- Development & Aid
- Economy & Trade
- Human Rights
- Global Governance
- Civil Society
Monday, May 25, 2015
- In Honiara, capital of the Solomon Islands in the South Pacific, women are taking the lead in developing a burgeoning floriculture industry. At the same time, their enterprise is contributing to community resilience as rapid urbanisation exceeds employment opportunities and challenges the economic wellbeing of many urban families.
“I always have flowers around my house and I decided it was a good idea to grow them to sell at the market,” Patricia Rahiva, a flower grower at Honiara’s central market told IPS. “I have six children and this is an important income which pays for food, clothes and school fees.”
Situated on the main island Guadalcanal, Honiara is attracting an influx of people from the surrounding archipelago of more than 900 islands which make up the Melanesian country. Located east of Papua New Guinea and northeast of Australia, the Solomon Islands have a population of 552,000 and a national urban growth rate of 4.7 percent. Honiara’s population of 64,600 is growing at 2.7 percent with only a quarter of residents working in the formal sector.
Women play a major role in rural agricultural production in a nation where 80 percent of people are engaged in subsistence agriculture and cash cropping. But in the capital they comprise 44 percent of the unemployed.
While flowers are a familiar sight in villages, homes and household plots, their commercial production, notably by smallholders, has only developed since a five-year civil war fought over the access of communities to land and resources on Guadalcanal ended in 2003.
Located just south of the equator, the country has a year-round tropical climate, and its rainforest covered islands feature more than 200 species of tropical flora.
Freda Delight, vice-president of the Floriculture Solomon Islands Association, which has a membership primarily of women based in the Honiara area, claims “the public interest has grown in buying flowers and the growers are also increasing in numbers.”
Floriculture is well suited to communities with limited resources as it can be accommodated on small areas of land and does not require large capital investment. Women have quickly found new income by adapting their household gardens to the small-scale growing of tropical flowers, potted plants and orchids.
Rahiva grows heliconias, gingers, honeycomb flowers and wild flowers, and makes a variety of bouquets, which she sells alongside her cut flowers.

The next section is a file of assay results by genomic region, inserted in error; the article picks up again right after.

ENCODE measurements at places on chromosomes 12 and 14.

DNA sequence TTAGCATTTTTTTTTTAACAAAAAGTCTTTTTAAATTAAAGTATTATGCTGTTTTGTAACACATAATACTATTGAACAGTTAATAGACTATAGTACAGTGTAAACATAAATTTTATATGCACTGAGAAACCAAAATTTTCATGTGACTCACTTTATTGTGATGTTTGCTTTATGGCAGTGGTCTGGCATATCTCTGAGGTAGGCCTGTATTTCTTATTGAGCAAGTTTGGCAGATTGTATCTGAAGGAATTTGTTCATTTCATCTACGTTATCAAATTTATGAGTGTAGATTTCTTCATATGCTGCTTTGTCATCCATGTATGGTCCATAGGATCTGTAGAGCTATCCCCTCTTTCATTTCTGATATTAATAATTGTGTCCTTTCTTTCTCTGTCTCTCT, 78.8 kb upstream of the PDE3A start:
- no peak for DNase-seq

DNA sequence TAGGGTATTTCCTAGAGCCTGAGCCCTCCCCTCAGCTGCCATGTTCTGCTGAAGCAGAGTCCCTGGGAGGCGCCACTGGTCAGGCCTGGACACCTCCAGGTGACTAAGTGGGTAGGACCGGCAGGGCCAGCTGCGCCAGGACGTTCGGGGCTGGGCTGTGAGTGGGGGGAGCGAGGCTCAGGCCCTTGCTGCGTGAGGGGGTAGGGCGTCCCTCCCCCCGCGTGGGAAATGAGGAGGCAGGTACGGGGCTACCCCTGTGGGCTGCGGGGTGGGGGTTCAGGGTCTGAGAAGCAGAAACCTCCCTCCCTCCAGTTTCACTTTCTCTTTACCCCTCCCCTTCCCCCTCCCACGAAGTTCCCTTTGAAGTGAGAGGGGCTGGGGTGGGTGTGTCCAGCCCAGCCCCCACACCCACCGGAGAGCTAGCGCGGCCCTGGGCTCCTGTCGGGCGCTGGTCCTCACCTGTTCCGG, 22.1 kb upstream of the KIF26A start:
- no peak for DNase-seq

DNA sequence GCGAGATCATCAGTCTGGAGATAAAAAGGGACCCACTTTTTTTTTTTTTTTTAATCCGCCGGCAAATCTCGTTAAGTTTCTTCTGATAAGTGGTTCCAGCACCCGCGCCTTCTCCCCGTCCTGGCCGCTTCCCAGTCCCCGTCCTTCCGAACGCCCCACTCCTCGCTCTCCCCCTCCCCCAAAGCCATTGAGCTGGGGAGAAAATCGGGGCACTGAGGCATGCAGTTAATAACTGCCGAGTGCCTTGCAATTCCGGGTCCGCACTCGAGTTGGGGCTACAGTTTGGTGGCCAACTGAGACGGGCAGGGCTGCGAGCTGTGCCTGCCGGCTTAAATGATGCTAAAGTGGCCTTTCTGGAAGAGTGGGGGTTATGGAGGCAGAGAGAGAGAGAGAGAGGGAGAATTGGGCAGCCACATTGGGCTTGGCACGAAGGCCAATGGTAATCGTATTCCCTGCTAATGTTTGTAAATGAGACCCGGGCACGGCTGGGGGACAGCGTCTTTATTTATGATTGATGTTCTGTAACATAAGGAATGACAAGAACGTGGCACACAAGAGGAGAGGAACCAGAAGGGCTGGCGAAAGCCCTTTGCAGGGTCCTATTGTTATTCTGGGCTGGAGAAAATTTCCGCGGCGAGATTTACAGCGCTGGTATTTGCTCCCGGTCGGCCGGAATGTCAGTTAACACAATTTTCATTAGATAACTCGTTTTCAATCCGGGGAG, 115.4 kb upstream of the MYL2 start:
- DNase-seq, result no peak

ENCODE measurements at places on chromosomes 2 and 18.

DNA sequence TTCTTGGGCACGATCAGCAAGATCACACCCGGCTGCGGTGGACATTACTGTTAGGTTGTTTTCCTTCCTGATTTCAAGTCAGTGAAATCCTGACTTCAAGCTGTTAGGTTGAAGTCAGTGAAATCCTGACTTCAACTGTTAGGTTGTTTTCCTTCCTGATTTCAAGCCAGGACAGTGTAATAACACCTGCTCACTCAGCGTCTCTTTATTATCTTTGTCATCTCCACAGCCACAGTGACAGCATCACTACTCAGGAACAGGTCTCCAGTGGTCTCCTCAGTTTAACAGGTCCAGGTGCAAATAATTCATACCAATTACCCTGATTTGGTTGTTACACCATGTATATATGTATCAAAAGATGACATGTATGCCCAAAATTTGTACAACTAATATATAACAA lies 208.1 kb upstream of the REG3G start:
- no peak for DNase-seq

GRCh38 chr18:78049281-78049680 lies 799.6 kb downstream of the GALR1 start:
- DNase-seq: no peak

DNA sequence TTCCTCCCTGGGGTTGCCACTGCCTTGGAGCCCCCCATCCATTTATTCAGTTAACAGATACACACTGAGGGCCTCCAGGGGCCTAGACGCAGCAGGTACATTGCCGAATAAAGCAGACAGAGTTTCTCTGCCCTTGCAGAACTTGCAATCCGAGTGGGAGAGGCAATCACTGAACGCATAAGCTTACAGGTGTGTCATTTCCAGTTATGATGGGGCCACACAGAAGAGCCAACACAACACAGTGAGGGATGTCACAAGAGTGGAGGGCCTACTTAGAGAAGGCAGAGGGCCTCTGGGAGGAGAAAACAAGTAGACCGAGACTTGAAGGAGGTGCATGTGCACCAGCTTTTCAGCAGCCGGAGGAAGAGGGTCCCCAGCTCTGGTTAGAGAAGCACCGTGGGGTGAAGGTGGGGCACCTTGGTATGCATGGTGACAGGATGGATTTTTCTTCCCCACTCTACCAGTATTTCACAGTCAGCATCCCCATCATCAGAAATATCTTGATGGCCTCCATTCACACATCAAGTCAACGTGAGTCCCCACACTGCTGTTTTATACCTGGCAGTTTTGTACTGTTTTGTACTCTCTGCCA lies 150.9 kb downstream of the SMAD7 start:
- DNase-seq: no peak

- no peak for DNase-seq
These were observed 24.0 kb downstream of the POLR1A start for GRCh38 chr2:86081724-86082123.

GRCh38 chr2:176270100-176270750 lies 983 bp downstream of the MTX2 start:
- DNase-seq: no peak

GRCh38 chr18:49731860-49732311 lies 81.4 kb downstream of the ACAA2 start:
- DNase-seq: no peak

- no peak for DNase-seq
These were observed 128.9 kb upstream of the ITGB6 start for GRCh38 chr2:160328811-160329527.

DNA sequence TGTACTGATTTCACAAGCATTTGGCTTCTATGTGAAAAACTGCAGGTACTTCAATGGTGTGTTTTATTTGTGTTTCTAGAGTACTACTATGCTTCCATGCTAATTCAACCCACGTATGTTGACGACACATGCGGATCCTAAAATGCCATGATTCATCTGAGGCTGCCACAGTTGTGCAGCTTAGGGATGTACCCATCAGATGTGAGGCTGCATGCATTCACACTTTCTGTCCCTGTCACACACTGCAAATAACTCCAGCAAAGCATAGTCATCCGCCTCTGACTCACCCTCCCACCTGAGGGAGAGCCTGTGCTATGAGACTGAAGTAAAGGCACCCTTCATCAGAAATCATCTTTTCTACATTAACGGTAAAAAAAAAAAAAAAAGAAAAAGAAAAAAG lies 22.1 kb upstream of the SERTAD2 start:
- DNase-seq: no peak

More than 500 households are known to be engaged in commercial floriculture, and in 2006 the Honiara City Council allocated a specific space at the town’s central market where growers supply a consistent range of flora throughout the year.
“People from churches, businesses and hotels buy my flowers and some place special orders,” Rahiva said.
Some of the challenges she faces include accessing and buying materials to make floral arrangements, and meeting the fees for securing market spaces and attending training workshops. Delight added that “women often live far from the market and transportation is also one of the challenges as well as lack of storage or cool rooms.”
Grower Hilda Atorea said: “Some of the cut flowers need special conditions, 70-80 percent shade. We have very hot temperatures here in the Solomon Islands and sometimes the rain is too heavy and damages the flowers. Lots of growers need green net or shade cloth and some of them can’t afford it.”
Wendy Kanai, chief executive officer of the Solomon Islands Women in Business Association (SIWIBA), said there was huge interest among women in setting up small businesses, and the organisation’s membership had grown to more than 1,000 in the past year.
“Women need more places to sell their products,” she told IPS in Honiara.
Floriculture is yet to be incorporated into the strategic policies and programmes of the Ministry of Agriculture. However, Lily Wame, chief field officer in the ministry’s women in agriculture office told IPS that “women are already benefitting from the income they get from cut flowers and ornamental plants” and she was “promoting the need for the ministry to get involved.”
At present her office has supplied some seedlings and potted plants to growers as part of a project on women’s livelihoods, and plans to “offer training in post-harvesting, pests and diseases and production to women in the future.”
The logging industry, which boosted national economic growth in the Solomon Islands during the last decade, is now in rapid decline, and revenues have not translated into improvements in the standard of living for the majority of the population. The World Bank predicts that developing the smallholder agriculture sector will be vital to protect local livelihoods in the coming years.